- CSW
    • Exist List Moderator
      A few years ago there was a man we called President. He knew the power of words. He declared he would be the Real Environmental President and vowed to
      Message 69 of 69 , May 29, 2007
      • 0 Attachment
        A few years ago there was a man we called President. He knew the
        power of words. He declared he would be the "Real" Environmental
        President and vowed to protect "wetlands." (We won't dwell on his
        vice-president, since that might contradict his current persona.)

        Anticipating a change, the Department of Agriculture, the Department
        of the Interior, and (separately) the Bureau of Land (mis-)Management
        set forth to define "wetland" since this term lacked an official
        definition. As a result, scientists and activists attended policy
        forums and started to get a definition of "wetland" codified. This
        upset farmers and developers, who then demanded more hearing and
        public forums. These hearings were during the presidential campaign,
        so there were sob stories from farmers who had lost their land to
        lizards and shrimp.

        In academic circles, the definition of "wetland" had been set in
        works by Tripp (1991, p. 203) and Golet (1991, 635) as "areas
        sufficiently saturated by water that only specially adapted plants
        can grow there. Saturation with water prevents oxygen from working
        its way into the soil and therefore creates conditions of no
        oxygen" (Tripp's definition).

        In 1989, under a different President (who must not have been an
        environmentalist since he was marked with the Red R), the Interagency
        Committee for Wetland Delineation published a precise manual on how
        to map wetlands and protect them from human activity. This was deemed
        good by many, but not trusted because of his Red R.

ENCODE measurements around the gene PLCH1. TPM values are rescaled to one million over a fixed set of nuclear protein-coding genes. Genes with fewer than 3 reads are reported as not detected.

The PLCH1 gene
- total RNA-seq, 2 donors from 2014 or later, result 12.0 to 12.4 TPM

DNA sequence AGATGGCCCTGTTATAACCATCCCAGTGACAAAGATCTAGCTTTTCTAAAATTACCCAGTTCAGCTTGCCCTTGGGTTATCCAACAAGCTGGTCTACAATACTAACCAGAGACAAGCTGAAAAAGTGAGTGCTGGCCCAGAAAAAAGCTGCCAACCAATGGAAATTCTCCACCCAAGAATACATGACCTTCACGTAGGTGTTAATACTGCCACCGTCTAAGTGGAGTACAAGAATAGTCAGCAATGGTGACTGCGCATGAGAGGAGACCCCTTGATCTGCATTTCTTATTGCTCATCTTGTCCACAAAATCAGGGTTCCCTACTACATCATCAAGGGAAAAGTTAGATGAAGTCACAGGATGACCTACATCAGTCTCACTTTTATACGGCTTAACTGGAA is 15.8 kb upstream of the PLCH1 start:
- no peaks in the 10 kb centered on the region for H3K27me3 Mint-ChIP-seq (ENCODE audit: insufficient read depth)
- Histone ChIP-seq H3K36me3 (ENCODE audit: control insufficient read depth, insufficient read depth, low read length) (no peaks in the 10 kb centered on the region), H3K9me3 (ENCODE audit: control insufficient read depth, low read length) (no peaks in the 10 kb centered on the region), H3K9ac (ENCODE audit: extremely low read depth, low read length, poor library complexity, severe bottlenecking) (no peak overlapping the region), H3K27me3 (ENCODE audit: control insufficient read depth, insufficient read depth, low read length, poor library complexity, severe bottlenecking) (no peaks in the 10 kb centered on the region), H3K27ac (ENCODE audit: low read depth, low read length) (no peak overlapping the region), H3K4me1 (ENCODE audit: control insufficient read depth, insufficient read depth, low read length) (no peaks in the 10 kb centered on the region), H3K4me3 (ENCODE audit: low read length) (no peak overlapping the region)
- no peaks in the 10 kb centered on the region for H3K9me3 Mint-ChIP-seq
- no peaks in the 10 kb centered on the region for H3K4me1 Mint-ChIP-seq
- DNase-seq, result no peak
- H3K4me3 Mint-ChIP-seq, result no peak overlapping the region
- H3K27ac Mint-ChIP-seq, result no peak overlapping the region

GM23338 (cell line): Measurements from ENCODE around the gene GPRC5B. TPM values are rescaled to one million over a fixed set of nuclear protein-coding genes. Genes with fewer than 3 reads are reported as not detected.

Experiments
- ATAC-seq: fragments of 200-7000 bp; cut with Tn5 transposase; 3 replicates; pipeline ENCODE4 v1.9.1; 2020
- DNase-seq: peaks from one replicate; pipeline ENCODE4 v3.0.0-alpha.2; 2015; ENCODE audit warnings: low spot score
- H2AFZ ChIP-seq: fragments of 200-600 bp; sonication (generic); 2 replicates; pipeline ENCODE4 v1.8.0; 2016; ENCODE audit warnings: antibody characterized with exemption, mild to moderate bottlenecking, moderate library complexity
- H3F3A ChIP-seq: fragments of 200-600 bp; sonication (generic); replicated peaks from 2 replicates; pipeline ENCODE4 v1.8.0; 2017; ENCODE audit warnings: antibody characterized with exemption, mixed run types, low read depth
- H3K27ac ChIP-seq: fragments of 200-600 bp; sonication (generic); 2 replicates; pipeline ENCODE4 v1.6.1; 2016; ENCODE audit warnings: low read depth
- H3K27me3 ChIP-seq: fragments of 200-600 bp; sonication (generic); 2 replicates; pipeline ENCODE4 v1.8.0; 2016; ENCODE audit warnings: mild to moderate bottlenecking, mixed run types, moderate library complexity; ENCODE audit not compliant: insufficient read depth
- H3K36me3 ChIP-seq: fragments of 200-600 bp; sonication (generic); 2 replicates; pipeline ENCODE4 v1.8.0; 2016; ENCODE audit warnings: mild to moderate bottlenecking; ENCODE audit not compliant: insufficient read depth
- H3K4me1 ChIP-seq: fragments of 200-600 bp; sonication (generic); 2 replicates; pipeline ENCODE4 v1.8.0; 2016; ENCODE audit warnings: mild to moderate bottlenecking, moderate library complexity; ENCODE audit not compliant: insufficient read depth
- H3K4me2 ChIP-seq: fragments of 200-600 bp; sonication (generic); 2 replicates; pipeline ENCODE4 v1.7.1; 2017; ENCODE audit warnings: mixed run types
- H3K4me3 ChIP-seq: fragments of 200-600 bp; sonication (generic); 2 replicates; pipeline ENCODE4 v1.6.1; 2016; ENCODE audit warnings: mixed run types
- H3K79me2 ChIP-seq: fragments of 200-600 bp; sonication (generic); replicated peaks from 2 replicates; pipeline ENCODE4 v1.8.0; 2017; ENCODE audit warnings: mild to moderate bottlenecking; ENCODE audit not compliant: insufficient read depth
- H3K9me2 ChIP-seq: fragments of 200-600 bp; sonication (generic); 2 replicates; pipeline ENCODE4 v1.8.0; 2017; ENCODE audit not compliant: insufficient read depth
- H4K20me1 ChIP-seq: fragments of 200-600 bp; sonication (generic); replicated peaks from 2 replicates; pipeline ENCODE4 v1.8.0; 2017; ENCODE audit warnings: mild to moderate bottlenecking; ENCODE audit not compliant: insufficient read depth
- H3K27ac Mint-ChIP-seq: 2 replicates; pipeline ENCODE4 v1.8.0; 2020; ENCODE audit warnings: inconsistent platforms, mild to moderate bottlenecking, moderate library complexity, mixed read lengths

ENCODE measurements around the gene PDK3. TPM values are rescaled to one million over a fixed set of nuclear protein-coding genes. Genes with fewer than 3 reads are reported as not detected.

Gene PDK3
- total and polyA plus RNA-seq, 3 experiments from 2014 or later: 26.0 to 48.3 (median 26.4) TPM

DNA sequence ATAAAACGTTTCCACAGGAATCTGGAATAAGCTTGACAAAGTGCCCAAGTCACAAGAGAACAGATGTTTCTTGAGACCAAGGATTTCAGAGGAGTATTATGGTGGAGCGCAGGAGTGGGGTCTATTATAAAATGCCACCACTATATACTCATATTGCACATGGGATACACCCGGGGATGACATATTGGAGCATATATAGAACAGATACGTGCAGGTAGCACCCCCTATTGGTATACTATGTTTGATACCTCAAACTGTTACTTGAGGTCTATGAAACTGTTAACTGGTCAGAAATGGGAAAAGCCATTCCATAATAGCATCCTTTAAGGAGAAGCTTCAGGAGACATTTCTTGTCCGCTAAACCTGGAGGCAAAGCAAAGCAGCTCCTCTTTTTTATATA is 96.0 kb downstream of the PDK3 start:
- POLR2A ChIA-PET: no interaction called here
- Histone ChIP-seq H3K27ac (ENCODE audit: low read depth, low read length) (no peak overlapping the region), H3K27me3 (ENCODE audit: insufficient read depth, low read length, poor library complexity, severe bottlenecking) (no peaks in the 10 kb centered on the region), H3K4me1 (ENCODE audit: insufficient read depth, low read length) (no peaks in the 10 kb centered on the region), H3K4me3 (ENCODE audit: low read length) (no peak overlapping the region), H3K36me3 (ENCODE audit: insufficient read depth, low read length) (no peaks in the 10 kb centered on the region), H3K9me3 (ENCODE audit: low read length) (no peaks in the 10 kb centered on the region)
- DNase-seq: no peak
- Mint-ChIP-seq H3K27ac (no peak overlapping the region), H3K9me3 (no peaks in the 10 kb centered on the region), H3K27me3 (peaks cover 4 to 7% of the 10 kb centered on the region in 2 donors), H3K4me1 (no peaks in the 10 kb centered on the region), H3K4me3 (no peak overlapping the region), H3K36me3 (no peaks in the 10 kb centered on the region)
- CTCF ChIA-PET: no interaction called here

Ah, but the "Real" Environmental President promised no net loss of
        wetlands during his administration. The scientists were happy. They
        trusted him. Unfortunately, to win an election in the United States,
        you must promise farmers in Iowa, New Hampshire, Ohio, Minnesota,
        Illinois, Kansas, and so on, more land and more subsidies.

        Let us cut all of the boring dates and federal papers... you already
        know what happened. "Wetland" was redefined and there were hearings.
        The definition began to change. A "Revised Manual" was developed and
        "wetlands" as defined by Congress (1992) according to Francis Golet
        "disregards more than 15 years of scientific research."

        By the time the New Improved Environmental President took office,
        legislation was ready to be passed and there are now two definitions
        of wetlands: the one in academic texts and the one maintained by the
        federal government.

        Politicians don't care about science unless they can control the
        terms. Scientists are not very good at public relations, it seems --
        until there is an emergency and people have to listen to them.

        Science and politics -- without a discussion of stem cells or
        anything controversial.

        - CSW